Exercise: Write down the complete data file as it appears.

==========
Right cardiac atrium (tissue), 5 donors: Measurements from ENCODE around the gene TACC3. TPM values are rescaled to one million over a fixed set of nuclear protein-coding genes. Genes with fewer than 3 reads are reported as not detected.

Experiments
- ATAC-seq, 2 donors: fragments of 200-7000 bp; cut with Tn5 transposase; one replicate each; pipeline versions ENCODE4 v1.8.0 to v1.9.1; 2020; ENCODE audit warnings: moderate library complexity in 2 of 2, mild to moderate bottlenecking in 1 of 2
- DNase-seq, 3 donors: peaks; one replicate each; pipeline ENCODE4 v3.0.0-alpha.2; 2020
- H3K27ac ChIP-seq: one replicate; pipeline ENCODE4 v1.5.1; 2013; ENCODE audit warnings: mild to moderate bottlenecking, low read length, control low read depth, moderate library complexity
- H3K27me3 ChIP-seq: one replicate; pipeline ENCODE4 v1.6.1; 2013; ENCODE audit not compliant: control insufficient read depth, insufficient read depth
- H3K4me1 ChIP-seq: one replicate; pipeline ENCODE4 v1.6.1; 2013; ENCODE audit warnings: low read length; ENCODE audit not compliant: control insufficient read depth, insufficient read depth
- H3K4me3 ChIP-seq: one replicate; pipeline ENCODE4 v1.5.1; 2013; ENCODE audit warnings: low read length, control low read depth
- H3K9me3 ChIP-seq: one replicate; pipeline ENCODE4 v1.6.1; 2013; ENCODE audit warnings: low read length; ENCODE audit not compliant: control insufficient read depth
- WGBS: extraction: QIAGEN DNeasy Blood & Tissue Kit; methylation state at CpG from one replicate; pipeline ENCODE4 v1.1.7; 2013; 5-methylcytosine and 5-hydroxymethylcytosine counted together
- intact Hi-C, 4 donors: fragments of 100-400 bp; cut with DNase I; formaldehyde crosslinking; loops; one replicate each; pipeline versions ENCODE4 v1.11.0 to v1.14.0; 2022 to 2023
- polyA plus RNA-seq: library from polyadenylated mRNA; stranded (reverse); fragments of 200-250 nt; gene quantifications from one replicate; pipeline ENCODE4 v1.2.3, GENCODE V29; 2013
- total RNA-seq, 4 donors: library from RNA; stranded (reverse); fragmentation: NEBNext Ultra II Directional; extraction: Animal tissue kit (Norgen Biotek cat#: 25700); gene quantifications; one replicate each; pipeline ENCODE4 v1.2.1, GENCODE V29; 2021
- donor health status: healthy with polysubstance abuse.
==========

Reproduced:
Right cardiac atrium (tissue), 5 donors: Measurements from ENCODE around the gene TACC3. TPM values are rescaled to one million over a fixed set of nuclear protein-coding genes. Genes with fewer than 3 reads are reported as not detected.

Experiments
- ATAC-seq, 2 donors: fragments of 200-7000 bp; cut with Tn5 transposase; one replicate each; pipeline versions ENCODE4 v1.8.0 to v1.9.1; 2020; ENCODE audit warnings: moderate library complexity in 2 of 2, mild to moderate bottlenecking in 1 of 2
- DNase-seq, 3 donors: peaks; one replicate each; pipeline ENCODE4 v3.0.0-alpha.2; 2020
- H3K27ac ChIP-seq: one replicate; pipeline ENCODE4 v1.5.1; 2013; ENCODE audit warnings: mild to moderate bottlenecking, low read length, control low read depth, moderate library complexity
- H3K27me3 ChIP-seq: one replicate; pipeline ENCODE4 v1.6.1; 2013; ENCODE audit not compliant: control insufficient read depth, insufficient read depth
- H3K4me1 ChIP-seq: one replicate; pipeline ENCODE4 v1.6.1; 2013; ENCODE audit warnings: low read length; ENCODE audit not compliant: control insufficient read depth, insufficient read depth
- H3K4me3 ChIP-seq: one replicate; pipeline ENCODE4 v1.5.1; 2013; ENCODE audit warnings: low read length, control low read depth
- H3K9me3 ChIP-seq: one replicate; pipeline ENCODE4 v1.6.1; 2013; ENCODE audit warnings: low read length; ENCODE audit not compliant: control insufficient read depth
- WGBS: extraction: QIAGEN DNeasy Blood & Tissue Kit; methylation state at CpG from one replicate; pipeline ENCODE4 v1.1.7; 2013; 5-methylcytosine and 5-hydroxymethylcytosine counted together
- intact Hi-C, 4 donors: fragments of 100-400 bp; cut with DNase I; formaldehyde crosslinking; loops; one replicate each; pipeline versions ENCODE4 v1.11.0 to v1.14.0; 2022 to 2023
- polyA plus RNA-seq: library from polyadenylated mRNA; stranded (reverse); fragments of 200-250 nt; gene quantifications from one replicate; pipeline ENCODE4 v1.2.3, GENCODE V29; 2013
- total RNA-seq, 4 donors: library from RNA; stranded (reverse); fragmentation: NEBNext Ultra II Directional; extraction: Animal tissue kit (Norgen Biotek cat#: 25700); gene quantifications; one replicate each; pipeline ENCODE4 v1.2.1, GENCODE V29; 2021
- donor health status: healthy with polysubstance abuse.